As business owners pore through the new tax law,
many are asking themselves a fundamental question: Will changing how their
company is structured cut their tax bills?
“This is one of the most pressing issues for taxpayers and
business owners,” said Mark Everson, vice chairman of tax-consulting firm
Alliantgroup LP. “They are looking carefully now at how they are legally
For many entrepreneurs, the big question is whether to
operate as a C corporation, which pays its own taxes to the Internal Revenue
Service, or as a pass-through company, which pays tax through individual rather
than corporate returns. Pass-through businesses include S corporations, sole
proprietorships and limited liability companies.
The clock is ticking. Many business owners have until March
15 to make an election that would be retroactive to the beginning of 2018.
The rethinking of corporate structures is one byproduct of
the new tax bill, which cuts the corporate tax rate to 21%, down from a top
rate of 35%, though owners pay a second tax on profits distributed as
“We are telling people that it makes sense to reconsider
doors that have historically been closed,” said David H. Kirk, a partner with
Ernst & Young LLP.
The top individual tax rate has been lowered to 37% from
39.6%, and owner of many pass-through business can deduct 20% of pass-through
income, reducing the top effective rate to 29.6%, though
not all qualify for that deduction.
Pride Resource Partners, a two-year-old project management
consulting firm based in San Diego, soon will operate as a C corporation
instead of a limited liability company. “If we incorporate, our tax burden is
only 21%,” said Chief Executive Joe Maak, whose 30-person firm oversees
projects for utilities. “We are going to do it very quickly.”
Brian Reardon, president of the S Corporation Association,
which lobbied for favorable tax treatment for pass-throughs, said: “Every
member we have is right now working the numbers.”
Some individuals also are looking at whether they should set
up a new business entity for tax reasons.
Business owners filed 35.3 million pass-through returns in
2015, according to the Joint Committee on Taxation. Another 1.6 million returns
were filed by C corporations. Pass-through companies have become more common
since Congress lowered individual tax rates in 1986.
The moves are going in both directions and the calculations
are complicated and company-specific. Cindy and Peter Kahl switched
Speisekammer in Alameda, Calif. to an S corporation in January to take
advantage of the new pass-through deduction. The Kahls, who have 40 employees,
opted for C corporation status when they opened the German restaurant 15 years
ago, figuring they might sell stock and expand.
But with those plans now on hold, the Kahls want to avoid
paying a second tax on profits distributed as dividends.
“We will save a lot of money because of the double
taxation,” said Ms. Kahl. “It just simplifies things.”
Mr. Maak of Pride Resource Partners said he is making the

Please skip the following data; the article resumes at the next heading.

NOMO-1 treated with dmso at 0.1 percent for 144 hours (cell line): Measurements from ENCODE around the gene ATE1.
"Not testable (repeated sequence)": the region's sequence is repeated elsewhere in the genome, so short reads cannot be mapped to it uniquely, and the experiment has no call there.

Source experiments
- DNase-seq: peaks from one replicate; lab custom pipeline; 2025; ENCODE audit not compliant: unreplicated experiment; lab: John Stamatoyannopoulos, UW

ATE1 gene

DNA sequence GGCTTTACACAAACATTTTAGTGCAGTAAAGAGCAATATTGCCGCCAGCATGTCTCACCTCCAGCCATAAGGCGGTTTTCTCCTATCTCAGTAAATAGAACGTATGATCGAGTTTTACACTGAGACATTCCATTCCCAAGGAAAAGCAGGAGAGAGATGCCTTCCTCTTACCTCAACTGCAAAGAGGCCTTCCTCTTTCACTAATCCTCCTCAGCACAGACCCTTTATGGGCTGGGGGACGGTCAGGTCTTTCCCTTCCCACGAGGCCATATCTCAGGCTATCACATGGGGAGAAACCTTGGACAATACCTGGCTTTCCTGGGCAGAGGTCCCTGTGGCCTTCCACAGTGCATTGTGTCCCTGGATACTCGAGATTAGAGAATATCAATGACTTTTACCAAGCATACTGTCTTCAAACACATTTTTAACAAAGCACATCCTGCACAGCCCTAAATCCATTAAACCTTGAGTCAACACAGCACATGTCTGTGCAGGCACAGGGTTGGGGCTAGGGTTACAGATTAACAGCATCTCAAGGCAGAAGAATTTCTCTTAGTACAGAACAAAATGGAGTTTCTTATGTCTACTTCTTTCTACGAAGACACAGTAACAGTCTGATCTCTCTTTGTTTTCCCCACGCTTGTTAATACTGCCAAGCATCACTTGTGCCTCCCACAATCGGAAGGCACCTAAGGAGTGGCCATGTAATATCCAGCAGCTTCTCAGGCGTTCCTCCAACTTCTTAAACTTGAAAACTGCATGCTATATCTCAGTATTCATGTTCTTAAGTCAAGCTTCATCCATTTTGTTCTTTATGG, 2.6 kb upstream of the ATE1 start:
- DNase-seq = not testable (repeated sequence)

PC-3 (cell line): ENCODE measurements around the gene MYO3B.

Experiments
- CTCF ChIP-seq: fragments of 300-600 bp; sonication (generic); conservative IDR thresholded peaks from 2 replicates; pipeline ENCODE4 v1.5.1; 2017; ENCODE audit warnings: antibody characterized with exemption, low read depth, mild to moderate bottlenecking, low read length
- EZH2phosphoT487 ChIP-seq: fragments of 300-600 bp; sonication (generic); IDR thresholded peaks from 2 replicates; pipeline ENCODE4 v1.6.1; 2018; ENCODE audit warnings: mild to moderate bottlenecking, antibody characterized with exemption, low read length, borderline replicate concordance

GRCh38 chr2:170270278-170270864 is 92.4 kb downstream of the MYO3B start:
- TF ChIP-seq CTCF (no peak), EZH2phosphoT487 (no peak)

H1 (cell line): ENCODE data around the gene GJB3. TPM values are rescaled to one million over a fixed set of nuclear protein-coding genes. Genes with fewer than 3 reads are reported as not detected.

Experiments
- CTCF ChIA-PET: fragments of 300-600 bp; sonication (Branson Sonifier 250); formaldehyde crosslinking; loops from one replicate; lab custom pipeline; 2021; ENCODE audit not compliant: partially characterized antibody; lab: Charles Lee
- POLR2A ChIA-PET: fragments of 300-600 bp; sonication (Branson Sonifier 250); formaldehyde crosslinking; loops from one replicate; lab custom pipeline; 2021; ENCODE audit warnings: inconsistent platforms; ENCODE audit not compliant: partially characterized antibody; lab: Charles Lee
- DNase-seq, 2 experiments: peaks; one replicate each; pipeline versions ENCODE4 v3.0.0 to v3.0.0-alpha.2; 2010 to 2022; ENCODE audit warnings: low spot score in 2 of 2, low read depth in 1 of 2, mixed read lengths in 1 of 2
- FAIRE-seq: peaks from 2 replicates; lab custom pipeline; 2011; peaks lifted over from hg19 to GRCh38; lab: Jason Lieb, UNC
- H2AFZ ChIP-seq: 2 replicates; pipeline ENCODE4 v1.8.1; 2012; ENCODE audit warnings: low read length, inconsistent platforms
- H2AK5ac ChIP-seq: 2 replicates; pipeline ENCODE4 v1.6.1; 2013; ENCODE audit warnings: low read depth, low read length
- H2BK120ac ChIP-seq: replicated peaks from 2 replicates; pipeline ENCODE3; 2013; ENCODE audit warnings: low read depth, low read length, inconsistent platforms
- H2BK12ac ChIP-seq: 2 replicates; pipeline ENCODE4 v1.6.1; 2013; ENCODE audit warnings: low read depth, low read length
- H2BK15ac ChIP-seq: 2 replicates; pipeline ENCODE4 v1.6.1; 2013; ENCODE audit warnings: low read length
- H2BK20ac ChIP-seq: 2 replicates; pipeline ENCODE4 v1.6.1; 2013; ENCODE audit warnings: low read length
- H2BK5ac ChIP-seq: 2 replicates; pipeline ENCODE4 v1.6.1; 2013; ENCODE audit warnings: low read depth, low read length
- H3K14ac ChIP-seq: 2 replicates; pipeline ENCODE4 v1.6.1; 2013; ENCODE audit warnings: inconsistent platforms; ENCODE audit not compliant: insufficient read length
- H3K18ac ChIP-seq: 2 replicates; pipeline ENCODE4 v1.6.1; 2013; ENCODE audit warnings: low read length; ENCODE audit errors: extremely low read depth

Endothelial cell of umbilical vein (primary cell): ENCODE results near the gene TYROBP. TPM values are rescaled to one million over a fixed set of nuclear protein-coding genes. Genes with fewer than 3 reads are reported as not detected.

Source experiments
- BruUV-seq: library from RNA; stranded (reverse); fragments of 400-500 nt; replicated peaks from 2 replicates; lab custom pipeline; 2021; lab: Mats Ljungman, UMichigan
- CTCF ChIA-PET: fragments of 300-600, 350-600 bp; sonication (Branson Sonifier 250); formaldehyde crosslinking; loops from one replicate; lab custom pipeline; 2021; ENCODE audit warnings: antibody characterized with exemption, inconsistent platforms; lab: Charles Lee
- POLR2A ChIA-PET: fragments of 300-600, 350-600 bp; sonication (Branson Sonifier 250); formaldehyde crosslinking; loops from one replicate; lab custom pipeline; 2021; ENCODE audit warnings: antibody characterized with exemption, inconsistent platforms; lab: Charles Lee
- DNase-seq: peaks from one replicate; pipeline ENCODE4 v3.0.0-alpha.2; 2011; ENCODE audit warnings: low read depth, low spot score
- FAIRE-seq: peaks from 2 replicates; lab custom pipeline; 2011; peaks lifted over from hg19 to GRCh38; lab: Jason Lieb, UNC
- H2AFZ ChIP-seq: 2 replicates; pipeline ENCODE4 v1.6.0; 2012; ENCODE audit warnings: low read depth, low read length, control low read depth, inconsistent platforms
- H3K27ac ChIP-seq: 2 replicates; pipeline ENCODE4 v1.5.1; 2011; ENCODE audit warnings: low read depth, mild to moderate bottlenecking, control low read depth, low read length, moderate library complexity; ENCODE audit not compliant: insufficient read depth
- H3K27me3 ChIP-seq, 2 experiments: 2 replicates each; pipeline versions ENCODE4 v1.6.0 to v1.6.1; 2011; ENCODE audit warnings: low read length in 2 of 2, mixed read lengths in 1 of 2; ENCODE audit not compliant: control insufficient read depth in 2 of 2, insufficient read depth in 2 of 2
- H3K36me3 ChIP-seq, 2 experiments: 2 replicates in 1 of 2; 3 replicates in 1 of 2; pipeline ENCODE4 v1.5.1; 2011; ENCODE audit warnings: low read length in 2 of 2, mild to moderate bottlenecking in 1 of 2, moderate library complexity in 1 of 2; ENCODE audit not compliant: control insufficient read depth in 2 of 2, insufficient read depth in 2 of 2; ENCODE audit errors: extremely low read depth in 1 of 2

shift because his company won’t qualify for the 20% pass-through deduction due
to limits on service businesses. In addition, he would be limited to a $10,000
deduction for state and local taxes, while as a C corporation, the company will
be able to deduct all its California taxes.
Many companies are taking longer to decide because the
calculations are complicated, said Milwaukee tax attorney Thomas Nichols, with
the answers turning on the size of dividend payouts, when the owners expect to
sell, expectations for what Congress might do down the road, and other factors.
Pass-throughs, for instance, are likely to be more attractive to business
owners who expect to sell soon because gains from the sale of a C corporation
may be subject to tax at both the corporate and individual level.
Brian Durst, chief executive of natural foods company Tribe
9 Foods LLC, thinks a shift to C corporation status could be a plus. “We will
be investing a lot of our profits back into the business both in terms of
capital projects and key talent and marketing initiatives,” said Mr. Durst,
whose company makes fresh pasta, nut butters and grain-free cookies and bars.
Another issue is you can pretty easily switch to a C
corporation, but switching back is harder. Businesses switching from an S
corporation to a C corporation must wait until the fifth year to elect to
become an S corporation again. For five years after the switch is made, gains
tied to the C corporation’s assets are taxed twice upon sale—at the corporate
and individual levels. “It’s much easier to get into a C corp than get out,”
said John Rooney, a director in the Washington, D.C. national tax practice of
Tony Simmons, president of family-owned McIlhenny Company,
which has made Tabasco brand hot sauce for 150 years, said he considered converting
to C corporation status. But it turned out, he said, that the family’s total
tax bill would rise by 10% compared with what it had been paying as an S
corporation under the old law because of the additional tax owners of C
corporations pay on profits distributed as dividends. Instead, by staying an S
corporation, the family’s tax bill will fall by roughly 6% due to the new
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